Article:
Tactile Speech Communication: Design and Evaluation of Haptic Codes for Phonemes with Game-based Learning
2019-05-14T19:32:01Z (GMT) by
This thesis research was motivated by the need for increasing speech transmission rates through a phonemic-based tactile speech communication device named TAPS (TActile Phonemic Sleeve). The device consists of a 4-by-6 tactor array worn on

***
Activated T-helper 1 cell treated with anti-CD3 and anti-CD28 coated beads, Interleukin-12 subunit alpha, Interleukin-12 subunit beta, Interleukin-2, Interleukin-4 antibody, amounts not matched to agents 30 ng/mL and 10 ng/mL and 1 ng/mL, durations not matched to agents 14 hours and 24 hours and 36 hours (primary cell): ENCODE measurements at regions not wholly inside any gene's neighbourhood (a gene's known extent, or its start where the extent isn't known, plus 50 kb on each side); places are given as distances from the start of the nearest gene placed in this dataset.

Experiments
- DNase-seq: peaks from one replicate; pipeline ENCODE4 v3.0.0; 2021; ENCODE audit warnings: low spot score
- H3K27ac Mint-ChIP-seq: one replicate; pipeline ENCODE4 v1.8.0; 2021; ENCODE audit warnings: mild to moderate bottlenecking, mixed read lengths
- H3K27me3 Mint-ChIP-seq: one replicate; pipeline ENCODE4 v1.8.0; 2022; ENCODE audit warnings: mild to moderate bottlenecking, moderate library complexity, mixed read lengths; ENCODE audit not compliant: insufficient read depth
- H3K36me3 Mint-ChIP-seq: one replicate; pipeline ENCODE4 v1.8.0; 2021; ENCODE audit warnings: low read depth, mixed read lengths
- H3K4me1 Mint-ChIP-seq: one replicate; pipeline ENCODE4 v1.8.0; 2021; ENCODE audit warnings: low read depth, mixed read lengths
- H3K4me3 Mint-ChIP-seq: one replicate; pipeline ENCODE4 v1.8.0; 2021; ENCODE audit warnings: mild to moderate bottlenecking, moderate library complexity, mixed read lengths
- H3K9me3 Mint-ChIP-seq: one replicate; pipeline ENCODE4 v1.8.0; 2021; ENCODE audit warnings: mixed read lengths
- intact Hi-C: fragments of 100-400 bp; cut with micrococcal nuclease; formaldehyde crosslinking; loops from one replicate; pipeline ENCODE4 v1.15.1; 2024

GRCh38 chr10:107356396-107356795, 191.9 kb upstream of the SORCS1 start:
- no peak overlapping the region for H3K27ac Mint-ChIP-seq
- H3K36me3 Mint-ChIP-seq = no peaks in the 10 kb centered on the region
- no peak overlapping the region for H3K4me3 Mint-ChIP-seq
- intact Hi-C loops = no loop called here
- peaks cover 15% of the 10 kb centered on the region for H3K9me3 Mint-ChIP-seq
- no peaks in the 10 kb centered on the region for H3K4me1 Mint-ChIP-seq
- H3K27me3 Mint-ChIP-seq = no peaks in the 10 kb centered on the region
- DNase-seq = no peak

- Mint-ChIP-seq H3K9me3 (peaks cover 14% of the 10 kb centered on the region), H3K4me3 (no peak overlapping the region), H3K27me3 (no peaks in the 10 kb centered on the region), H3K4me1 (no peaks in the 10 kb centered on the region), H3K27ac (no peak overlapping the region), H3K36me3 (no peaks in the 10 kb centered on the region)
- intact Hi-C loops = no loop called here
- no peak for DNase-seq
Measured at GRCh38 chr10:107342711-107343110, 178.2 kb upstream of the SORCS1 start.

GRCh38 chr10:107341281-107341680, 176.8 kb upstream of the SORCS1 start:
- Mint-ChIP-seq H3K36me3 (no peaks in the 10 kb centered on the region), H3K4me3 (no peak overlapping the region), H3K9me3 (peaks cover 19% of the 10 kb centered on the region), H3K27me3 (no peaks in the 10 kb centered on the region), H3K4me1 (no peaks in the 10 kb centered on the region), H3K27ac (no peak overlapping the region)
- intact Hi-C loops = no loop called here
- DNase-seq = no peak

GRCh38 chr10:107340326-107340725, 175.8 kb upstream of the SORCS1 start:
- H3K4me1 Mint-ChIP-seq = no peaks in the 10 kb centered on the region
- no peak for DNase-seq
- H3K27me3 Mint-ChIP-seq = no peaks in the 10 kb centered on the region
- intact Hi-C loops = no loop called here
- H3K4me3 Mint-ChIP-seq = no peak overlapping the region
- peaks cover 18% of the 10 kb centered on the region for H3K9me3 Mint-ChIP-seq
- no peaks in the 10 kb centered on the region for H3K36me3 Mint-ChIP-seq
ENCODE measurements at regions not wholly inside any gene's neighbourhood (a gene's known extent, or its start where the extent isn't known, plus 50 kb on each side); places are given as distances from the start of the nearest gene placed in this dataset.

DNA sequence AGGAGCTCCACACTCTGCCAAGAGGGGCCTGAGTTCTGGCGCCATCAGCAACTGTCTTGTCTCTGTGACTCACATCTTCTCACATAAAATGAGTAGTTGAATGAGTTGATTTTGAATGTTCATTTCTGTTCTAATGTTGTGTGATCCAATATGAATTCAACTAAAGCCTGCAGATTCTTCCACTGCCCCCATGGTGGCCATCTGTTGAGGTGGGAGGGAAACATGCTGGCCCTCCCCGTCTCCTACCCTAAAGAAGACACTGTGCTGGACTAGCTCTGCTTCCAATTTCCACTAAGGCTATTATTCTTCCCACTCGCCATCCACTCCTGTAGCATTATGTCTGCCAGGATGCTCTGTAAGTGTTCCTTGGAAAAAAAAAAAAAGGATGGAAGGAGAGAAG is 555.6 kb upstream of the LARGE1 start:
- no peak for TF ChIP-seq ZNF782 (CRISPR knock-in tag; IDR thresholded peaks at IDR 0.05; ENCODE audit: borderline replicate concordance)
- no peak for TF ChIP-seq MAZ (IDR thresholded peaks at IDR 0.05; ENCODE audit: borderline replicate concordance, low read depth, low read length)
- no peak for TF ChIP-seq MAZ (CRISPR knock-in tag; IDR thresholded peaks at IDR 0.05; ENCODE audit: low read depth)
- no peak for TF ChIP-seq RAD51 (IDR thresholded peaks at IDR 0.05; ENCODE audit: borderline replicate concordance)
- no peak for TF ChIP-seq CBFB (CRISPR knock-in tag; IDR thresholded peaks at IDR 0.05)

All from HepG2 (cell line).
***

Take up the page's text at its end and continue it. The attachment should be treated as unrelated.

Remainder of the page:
the forearm that delivers vibrotactile patterns corresponding to English phonemes. Three studies that proceeded this thesis evaluated a coding strategy that mapped 39 English phonemes into vibrotactile patterns. This thesis corresponds to a continuation of the project with improvements summarized in two parts. First, a design and implementation of a training framework based on theories of second language acquisition and game-based learning is developed. A role playing game named Haptos was designed to implement this framework. A pilot study using the first version of the game showed that two participants were able to master a list of 52 words within 45 minutes of game play. Second, an improved set of haptic codes was designed. The design was based on the statistics of spoken English and included an additional set of codes that abbreviate the most frequently co-occurring phonemes in duration. The new set included 39 English phonemes and 10 additional abbreviated symbols. The new codes represent a 24 to 46% increase in word presentation rates. A second version of the Haptos game was implemented to test the new 49 codes in a learning curriculum distributed over multiple days. Eight participants learned the new codes within 6 hours of training and obtained an average score of 84.44% in symbol identification tests with error rates per haptic symbol below 18%. The results demonstrate the feasibility of employing the new codes for future work where the ability to receive longer sequences of phonemes corresponding to phrases and sentences will be trained and tested.